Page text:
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Hum Gene Ther. 2003 Jan 1;14(1):13-23.

Dendritic cells transduced to express interleukin-4 prevent diabetes in nonobese diabetic mice with advanced insulitis.

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Department of Immunology, University of Pittsburgh School of Medicine, Pittsburgh, PA 15213, USA.


Our previous studies demonstrated that adoptive transfer of dendritic cells (DC) prevents diabetes in young nonobese diabetic (NOD) mice by inducing regulatory T(H)2 cells. In this report, as a means of treating NOD mice with more advanced insulitis, we infected DC with adenoviral vectors expressing interleukin (IL)-4 (Ad.IL-4), eGFP (Ad.eGFP), or empty vector (Ad psi 5). DC infected with any of the Ad vectors expressed higher levels of CD40, CD80, and CD86 molecules than uninfected DC and Ad.IL-4 DC produced IL-4 after lipopolysaccharide (LPS) and interferon (IFN)-gamma stimulation. Ad-infected DC efficiently stimulated allogeneic T cells, and cultures of T cells with Ad.IL-4 DC produced lower levels of IFN-gamma and marginally higher levels of IL-4. In vivo studies demonstrated that the Ad.eGFP DC trafficked to the pancreatic lymph nodes within 24 hr of intravenous administration, and could be visualized in the T cell areas of the spleen. The intrapancreatic IFN-gamma:IL-4 or IFN-gamma:IL-10 cytokine ratios were lower in 10-week-old mice treated with Ad.IL-4 DC, and these mice were significantly protected from disease. These results demonstrate, for the first time, that genetically modified DC can prevent diabetes in the context of advanced insulitis.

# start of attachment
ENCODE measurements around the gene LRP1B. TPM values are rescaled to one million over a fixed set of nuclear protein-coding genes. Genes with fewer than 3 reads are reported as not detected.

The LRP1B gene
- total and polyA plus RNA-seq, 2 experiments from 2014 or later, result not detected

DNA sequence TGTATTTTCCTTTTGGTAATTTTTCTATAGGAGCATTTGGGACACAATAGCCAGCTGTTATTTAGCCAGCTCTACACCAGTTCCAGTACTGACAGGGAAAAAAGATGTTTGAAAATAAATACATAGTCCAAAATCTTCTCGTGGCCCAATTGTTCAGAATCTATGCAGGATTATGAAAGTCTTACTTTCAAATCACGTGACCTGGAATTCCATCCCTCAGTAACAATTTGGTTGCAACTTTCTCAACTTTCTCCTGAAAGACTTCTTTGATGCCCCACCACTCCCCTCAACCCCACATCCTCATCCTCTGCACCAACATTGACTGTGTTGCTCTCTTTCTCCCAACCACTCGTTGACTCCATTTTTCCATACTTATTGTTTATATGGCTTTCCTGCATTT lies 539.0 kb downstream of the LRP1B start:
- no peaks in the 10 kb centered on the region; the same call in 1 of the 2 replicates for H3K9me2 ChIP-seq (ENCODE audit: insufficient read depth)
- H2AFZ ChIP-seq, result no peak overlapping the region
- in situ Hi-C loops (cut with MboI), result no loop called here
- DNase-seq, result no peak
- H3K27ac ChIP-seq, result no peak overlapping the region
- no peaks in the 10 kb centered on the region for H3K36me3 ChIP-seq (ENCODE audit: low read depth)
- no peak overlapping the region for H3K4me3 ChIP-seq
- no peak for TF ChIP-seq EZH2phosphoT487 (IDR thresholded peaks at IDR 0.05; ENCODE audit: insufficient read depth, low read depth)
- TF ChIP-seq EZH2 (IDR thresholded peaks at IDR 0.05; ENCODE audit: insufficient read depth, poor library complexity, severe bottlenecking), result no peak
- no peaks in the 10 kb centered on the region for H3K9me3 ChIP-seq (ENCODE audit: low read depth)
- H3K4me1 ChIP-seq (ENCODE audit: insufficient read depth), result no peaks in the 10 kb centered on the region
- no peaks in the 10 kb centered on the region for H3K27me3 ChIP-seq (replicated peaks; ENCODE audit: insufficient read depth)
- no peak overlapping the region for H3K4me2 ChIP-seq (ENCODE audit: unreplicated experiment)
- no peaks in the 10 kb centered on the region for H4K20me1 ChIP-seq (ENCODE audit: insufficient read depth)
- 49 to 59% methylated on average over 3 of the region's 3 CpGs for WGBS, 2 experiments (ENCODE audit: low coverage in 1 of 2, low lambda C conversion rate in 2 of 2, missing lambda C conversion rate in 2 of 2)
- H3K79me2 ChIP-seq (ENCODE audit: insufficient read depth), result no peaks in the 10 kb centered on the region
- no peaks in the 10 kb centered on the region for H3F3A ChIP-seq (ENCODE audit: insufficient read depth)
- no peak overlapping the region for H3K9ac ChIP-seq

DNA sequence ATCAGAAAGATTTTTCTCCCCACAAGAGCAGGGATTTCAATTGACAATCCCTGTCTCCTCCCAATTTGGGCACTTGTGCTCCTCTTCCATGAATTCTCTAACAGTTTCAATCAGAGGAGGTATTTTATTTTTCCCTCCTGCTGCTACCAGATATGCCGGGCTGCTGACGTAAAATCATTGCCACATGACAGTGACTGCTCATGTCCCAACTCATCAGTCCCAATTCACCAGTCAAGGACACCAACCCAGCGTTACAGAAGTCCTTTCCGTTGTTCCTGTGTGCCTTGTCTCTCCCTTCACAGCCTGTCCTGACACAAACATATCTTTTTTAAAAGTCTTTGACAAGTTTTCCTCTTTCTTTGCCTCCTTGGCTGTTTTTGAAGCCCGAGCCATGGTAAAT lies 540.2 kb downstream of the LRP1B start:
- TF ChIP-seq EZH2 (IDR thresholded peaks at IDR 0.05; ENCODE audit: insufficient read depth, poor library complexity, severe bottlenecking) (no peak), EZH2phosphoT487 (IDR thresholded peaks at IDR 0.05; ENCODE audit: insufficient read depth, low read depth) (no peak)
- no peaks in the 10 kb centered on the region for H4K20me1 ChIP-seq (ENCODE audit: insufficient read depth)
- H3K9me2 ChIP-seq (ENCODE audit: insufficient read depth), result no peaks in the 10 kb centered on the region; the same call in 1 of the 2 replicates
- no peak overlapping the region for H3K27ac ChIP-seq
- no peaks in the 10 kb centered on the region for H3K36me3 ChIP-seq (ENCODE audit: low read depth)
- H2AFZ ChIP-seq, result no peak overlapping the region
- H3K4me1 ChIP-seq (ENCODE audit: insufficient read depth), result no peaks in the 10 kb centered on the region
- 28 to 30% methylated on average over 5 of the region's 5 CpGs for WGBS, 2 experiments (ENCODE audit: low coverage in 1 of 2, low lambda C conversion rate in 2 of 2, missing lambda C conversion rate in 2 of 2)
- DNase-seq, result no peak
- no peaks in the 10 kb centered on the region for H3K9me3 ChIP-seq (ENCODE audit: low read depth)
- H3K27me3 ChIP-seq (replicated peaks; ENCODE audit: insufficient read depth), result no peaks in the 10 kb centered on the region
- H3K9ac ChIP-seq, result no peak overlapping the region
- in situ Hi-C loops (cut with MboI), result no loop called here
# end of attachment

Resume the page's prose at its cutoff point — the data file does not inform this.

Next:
[Indexed for MEDLINE]

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